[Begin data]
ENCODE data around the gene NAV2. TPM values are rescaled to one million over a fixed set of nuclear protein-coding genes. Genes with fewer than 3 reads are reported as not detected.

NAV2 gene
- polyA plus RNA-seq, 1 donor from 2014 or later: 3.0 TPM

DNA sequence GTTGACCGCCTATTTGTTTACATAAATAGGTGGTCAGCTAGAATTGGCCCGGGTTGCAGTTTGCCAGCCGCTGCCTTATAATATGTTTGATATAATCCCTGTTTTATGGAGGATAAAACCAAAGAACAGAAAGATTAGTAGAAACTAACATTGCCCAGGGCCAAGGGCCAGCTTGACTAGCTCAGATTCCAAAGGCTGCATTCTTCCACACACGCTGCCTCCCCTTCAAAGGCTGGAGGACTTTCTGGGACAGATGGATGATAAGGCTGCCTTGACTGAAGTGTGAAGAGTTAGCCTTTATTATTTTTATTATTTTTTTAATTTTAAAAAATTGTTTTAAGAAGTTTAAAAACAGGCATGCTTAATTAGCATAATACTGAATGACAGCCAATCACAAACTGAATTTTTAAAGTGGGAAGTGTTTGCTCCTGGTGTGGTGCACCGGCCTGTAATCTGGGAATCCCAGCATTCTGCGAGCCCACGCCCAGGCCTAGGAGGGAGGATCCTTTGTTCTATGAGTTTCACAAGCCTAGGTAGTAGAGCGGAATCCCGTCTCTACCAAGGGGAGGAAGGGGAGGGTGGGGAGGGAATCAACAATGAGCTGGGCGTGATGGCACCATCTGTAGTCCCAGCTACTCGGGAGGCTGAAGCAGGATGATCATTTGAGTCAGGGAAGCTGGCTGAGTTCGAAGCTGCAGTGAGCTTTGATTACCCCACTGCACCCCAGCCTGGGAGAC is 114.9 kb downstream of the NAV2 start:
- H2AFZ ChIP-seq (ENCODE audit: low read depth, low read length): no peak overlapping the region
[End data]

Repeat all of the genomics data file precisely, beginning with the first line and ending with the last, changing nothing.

ENCODE data around the gene NAV2. TPM values are rescaled to one million over a fixed set of nuclear protein-coding genes. Genes with fewer than 3 reads are reported as not detected.

NAV2 gene
- polyA plus RNA-seq, 1 donor from 2014 or later: 3.0 TPM

DNA sequence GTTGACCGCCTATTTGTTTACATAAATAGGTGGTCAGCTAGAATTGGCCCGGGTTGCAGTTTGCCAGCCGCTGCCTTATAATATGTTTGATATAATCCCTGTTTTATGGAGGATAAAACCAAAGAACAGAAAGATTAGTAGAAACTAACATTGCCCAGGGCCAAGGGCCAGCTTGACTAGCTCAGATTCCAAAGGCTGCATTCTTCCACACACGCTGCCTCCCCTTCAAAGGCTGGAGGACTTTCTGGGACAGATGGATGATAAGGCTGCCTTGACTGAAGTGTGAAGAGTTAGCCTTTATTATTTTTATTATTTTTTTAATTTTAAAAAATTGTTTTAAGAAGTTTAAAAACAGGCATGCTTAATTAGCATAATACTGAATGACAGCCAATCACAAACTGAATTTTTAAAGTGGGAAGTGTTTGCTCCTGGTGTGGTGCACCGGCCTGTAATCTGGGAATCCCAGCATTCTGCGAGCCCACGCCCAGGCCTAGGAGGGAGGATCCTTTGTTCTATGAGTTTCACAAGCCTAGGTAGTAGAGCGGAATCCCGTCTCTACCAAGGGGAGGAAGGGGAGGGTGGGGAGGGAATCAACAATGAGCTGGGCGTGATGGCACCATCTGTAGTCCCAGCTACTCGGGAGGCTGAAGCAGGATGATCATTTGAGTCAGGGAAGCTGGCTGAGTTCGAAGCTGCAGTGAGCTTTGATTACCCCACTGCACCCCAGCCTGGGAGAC is 114.9 kb downstream of the NAV2 start:
- H2AFZ ChIP-seq (ENCODE audit: low read depth, low read length): no peak overlapping the region